Wednesday, 18 April 2012

What lies behind the HSE’s decision to get involved with enforcement of event construction?

IOSH Sports Grounds and Events Group - Safety and Health Expo 2012 16 May

As a preface to the IOSH speaker session which will provide ‘An update on the HSE’s new initiative to enforce construction safety at events’ the speaker, Simon Garrett, looks at the background to this.

The HSE is responsible for the enforcement of health and safety law in the UK.  For events this is usually delegated to the local authorities who have laregly the same powers of enforcement as the HSE.  The London Olympics were the catalyst for a review by the HSE into event construction.  The HSE have decided that they will take on enforcement with regards to construction at events.  The HSE report, ‘Identification of safety good practice in the event construction and deconstruction of temporary and demountable structures’ was based on a review of six accidents and six site visits.  These were all related to entertainment, festival or sporting type activities and there is a concern among event safety professionals that this was a very narrow focus on which to base some of the generalisations stated as fact in the report.



CDM 2007 applies to all construction projects and essentially is about the management of those projects in a safe manner and the design of structures so that they are safe to use and maintain.  The HSE’s stated position is that although legally this legislation does technically apply to events, they will ‘not enforce CDM provisions at events’.  This was always a bit of grey area but we now have a definitive position.  The HSE’s view is that duties under the Health and Safety at Work Act, the Management of Health and Safety at Work Regulations the Working at Height Regulations and other construction activity related regulations are perfectly sufficient for the enforcement of event construction.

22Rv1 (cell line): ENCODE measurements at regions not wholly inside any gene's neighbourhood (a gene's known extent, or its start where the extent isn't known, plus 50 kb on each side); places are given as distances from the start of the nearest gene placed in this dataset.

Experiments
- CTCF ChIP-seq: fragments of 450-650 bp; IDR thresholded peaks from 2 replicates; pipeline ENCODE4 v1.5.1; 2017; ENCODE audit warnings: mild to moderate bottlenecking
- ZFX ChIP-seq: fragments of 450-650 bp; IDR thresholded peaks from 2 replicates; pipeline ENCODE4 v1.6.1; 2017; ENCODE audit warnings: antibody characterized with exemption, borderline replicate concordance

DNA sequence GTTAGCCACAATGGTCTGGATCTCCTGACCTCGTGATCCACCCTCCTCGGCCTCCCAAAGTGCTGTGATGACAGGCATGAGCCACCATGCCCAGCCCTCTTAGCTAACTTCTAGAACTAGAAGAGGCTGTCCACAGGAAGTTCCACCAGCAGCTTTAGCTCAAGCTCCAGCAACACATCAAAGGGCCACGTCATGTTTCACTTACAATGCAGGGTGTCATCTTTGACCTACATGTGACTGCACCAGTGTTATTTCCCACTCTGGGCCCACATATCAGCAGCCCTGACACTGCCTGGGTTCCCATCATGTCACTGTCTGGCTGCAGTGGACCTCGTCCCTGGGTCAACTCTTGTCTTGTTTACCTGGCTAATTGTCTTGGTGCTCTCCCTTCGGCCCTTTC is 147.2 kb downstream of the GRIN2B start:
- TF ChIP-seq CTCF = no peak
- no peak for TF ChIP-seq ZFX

The HSE’s focus will be on construction by which they mean ‘any structure being constructed’.  It may reasonably be assumed that they intend to focus on the larger more complex structures though in theory it applies to all structures from shell scheme up to complex structures.  The HSE have been somewhat opaque in regards to the extent that this covers rigging though it is reasonable to assume that there will at least be overlap.



Where does this leave local authorities?  This is difficult to gauge because it will depend on individual authorities.  The HSE has limited resources and some industry commentators believe that it may not have fully appreciated the extent of activities covered by their new remit.  Notwithstanding there is a clear HSE agenda here and they would not be doing it if they did not feel that there was a problem to be addressed.  One thing is clear, the events industry is going to have to ensure that it has its house in order with regards to event construction if it is going to be put under renewed scrutiny by the HSE.



Simon Garrett is the MD of X-Venture Global Risk Solutions and a Chartered Practitioner

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